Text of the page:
The tax system in the United States can be very complex. Taxes are usually due when income is earned, but these taxes are not always taken out of your earnings automatically. In some cases, you may be required to pay estimated tax on a quarterly basis. An underpayment penalty may be issued by the IRS if a taxpayer fails to pay all taxes due in a timely manner.
5 Things to Know About Underpayment Penalties
- What is an Underpayment Penalty?
- How is the Penalty Calculated?
- How to Avoid an Underpayment Penalty
- Paying Estimated Taxes and Penalties
- Ways to Reduce the Penalty
What is an Underpayment Penalty?
Underpayment Penalties are assessed by the IRS when a taxpayer either does not pay enough income tax or estimated tax for a given period. In some cases, you may be responsible for state and local tax (SALT) underpayment penalties as well. If this is your first time being subject to the underpayment penalty you may be eligible for a waiver. There are also ways to avoid or minimize the penalties that may be due. If you are anticipating owing penalties it may be well worth your time to contact a tax attorney about your specific tax situation and the options available to you.
Earned income that is not subject to tax withholding can include self-employment, business earnings, interest, dividends, rent, and more. If you anticipate owing more than $1,000 in taxes you may be required to file estimated taxes. In comparison, corporations must pay estimated taxes for amounts over $500 per year. These estimated tax payments are due quarterly (not an annual payment) and you can be charged interest on underpaid amounts.
Due to recent tax reform changes in 2018, which impact credits and deductions, your estimated taxes may have changed. You are responsible for knowing about changes and how they impact your tax liability, including changes to estimated taxes due. If you are unsure how this applies to you, it’s important to talk to a tax attorney. For those who may have fallen behind on taxes or are facing a tax levy from the IRS, there are options to help resolve your issues.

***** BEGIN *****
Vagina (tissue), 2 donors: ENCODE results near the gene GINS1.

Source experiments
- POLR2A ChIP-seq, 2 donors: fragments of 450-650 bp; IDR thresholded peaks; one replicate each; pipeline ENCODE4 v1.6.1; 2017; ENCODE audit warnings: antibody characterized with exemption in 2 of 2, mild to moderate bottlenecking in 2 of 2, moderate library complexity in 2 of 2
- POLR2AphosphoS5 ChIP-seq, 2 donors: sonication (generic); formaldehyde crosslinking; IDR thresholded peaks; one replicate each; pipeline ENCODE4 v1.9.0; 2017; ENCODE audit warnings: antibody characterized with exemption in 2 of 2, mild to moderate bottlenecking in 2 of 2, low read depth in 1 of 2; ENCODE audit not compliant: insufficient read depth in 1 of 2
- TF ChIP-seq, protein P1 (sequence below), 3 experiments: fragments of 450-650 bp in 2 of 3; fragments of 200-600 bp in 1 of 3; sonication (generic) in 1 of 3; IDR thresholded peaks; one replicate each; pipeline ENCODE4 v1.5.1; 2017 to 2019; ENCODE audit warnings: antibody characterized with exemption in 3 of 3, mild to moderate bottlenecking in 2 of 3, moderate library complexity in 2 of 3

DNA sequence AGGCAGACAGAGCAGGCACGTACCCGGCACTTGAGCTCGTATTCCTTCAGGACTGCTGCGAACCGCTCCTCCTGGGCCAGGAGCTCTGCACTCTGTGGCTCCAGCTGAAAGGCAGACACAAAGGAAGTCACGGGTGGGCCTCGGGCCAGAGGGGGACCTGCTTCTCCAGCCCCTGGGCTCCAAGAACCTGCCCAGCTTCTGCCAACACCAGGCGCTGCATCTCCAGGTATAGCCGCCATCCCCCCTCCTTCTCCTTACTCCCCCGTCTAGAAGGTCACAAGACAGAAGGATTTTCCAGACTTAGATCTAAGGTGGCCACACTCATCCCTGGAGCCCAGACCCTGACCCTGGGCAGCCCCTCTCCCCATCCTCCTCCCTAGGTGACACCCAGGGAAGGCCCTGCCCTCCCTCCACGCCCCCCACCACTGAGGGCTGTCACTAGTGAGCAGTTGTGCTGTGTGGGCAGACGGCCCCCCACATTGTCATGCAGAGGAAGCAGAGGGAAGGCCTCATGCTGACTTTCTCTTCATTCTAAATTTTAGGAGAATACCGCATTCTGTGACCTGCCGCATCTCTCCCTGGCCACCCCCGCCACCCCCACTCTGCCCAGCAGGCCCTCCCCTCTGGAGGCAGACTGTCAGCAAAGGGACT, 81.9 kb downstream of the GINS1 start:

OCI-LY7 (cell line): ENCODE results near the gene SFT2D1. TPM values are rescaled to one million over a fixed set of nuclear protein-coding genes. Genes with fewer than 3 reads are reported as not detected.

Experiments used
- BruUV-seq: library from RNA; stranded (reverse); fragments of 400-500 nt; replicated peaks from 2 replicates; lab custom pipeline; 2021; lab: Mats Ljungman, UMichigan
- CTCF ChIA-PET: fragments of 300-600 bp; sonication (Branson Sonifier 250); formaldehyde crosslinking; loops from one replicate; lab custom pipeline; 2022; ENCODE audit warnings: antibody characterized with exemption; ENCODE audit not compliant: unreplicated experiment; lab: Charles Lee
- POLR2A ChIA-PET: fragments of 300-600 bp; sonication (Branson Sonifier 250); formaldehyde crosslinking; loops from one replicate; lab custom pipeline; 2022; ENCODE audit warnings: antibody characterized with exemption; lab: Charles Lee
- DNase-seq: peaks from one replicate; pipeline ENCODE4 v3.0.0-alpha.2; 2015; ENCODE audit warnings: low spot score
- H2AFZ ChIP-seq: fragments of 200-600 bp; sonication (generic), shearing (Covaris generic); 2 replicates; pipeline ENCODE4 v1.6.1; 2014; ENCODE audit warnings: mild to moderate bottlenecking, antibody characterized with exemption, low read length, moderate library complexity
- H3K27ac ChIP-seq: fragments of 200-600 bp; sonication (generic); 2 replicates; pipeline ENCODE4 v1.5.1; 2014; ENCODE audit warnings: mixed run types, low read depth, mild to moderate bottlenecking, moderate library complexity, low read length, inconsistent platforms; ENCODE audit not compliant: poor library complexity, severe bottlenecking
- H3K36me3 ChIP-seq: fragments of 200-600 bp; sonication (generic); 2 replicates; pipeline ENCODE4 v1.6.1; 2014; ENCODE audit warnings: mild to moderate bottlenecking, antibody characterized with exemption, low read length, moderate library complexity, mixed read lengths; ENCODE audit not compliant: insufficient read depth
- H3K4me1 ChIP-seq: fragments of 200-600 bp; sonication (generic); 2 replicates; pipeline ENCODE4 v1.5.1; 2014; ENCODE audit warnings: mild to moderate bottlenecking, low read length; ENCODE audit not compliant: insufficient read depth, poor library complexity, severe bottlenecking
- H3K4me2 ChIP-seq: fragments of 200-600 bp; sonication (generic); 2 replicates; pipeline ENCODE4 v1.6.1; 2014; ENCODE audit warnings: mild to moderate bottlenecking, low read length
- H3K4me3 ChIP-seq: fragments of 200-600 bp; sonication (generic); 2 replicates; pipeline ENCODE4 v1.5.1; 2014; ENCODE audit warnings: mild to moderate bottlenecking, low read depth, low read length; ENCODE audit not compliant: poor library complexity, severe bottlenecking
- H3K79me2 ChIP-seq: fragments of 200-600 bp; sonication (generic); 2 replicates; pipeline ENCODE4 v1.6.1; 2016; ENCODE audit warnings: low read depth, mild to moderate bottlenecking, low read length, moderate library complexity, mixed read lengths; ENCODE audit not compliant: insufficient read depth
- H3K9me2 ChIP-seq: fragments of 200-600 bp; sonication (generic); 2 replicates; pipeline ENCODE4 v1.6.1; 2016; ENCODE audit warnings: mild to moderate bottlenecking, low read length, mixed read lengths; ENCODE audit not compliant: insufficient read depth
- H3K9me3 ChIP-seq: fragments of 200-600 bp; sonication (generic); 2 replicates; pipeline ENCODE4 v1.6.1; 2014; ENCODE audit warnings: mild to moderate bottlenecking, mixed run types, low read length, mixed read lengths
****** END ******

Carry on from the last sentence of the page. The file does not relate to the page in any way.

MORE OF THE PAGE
How is the Penalty Calculated?
Underpayment penalties are calculated quarterly for amounts due each period. This applies to income earned but tax was not withheld, such as money earned from self-employment, rent, or interest. Those taxes applied to this income are the self-employment taxes (combined tax rate of 15.3%) comprised of Social Security and Medicare taxes and may also include additional Medicare tax or Net Investment Income Tax (NIIT) depending on income sources. The amount left over after deductions and credits may have to be paid using estimated tax methods.
When using estimated taxes to figure the penalties due, you can use the regular income installment method or annualized income installment method. The regular income installment method calculates your total income divided by four equal payments and is used when you receive income in regular amounts. In many cases, however, income is received in uneven and irregular amounts. These situations may require the annualized income installment method. Consult a tax advisor for information on your specific situation to see what method will work best for you.
The payments due each quarter are subject to underpayment penalties if they do not meet the expected amounts. Interest is charged for these penalties based on the amount owed at a 5% rate compounded daily. This rate is based on the federal short-term rate plus 3 percentage points. The IRS determines the rate quarterly and changes in this rate may impact the amount you owe. This is why it is important to regularly review your estimated taxes if any are due. The underpayment penalty is based on the number of days a balance is late multiplied by the effective interest rate for that period. If the effective interest rate changes from quarter to quarter, associated penalties will also fluctuate.